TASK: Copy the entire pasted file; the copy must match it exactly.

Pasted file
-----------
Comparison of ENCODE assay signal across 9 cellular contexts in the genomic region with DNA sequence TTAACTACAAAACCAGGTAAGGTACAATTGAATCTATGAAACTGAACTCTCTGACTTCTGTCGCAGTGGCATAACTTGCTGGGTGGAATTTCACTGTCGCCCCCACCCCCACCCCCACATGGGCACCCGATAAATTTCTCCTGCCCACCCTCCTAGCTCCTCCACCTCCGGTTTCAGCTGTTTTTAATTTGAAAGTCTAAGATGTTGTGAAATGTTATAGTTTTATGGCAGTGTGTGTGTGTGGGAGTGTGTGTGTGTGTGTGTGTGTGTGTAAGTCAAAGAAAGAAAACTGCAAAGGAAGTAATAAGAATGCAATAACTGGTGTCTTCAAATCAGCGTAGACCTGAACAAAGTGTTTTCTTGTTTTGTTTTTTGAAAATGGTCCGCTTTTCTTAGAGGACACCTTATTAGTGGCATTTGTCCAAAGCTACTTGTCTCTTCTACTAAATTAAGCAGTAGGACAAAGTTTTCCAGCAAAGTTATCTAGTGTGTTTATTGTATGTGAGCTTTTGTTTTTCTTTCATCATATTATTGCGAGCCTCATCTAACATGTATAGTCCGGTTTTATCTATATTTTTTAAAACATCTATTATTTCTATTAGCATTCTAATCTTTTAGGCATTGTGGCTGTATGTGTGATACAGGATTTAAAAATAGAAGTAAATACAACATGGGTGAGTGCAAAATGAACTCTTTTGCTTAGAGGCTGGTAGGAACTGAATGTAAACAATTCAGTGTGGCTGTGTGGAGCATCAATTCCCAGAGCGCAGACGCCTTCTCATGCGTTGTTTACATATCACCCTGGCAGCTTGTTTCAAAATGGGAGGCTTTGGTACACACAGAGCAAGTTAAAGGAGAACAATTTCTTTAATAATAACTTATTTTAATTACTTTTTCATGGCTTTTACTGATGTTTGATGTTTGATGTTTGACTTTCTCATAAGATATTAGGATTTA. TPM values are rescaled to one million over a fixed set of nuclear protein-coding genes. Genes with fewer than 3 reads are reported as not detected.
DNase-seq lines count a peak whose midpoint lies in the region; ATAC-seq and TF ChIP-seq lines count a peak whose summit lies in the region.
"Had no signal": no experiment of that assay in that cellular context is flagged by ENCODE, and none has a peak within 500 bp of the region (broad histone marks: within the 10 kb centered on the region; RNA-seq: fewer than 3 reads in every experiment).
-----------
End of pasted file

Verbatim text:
Comparison of ENCODE assay signal across 9 cellular contexts in the genomic region with DNA sequence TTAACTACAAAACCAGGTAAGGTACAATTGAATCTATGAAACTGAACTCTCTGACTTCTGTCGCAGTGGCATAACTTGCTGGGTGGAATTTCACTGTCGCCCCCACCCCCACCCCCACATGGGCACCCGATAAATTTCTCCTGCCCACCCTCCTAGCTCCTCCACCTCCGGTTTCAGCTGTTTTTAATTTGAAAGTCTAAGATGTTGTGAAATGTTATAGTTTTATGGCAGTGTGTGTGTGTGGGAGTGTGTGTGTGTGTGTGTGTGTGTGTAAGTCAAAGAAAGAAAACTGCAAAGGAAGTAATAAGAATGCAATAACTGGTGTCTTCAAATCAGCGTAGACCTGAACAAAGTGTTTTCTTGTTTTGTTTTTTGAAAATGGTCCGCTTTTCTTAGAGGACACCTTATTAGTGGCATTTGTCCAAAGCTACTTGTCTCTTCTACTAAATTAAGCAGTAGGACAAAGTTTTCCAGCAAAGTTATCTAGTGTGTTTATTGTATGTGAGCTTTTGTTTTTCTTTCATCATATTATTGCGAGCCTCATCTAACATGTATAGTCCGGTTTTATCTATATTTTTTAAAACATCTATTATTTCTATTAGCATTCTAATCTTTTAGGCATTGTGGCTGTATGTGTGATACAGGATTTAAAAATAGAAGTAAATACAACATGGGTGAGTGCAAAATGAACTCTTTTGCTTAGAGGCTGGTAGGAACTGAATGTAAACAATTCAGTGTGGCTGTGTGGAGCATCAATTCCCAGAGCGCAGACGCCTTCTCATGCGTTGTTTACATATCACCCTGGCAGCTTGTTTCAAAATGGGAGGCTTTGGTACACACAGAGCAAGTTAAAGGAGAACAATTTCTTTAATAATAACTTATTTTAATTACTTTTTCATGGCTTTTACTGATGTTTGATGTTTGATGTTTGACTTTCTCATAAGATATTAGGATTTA. TPM values are rescaled to one million over a fixed set of nuclear protein-coding genes. Genes with fewer than 3 reads are reported as not detected.
DNase-seq lines count a peak whose midpoint lies in the region; ATAC-seq and TF ChIP-seq lines count a peak whose summit lies in the region.
"Had no signal": no experiment of that assay in that cellular context is flagged by ENCODE, and none has a peak within 500 bp of the region (broad histone marks: within the 10 kb centered on the region; RNA-seq: fewer than 3 reads in every experiment).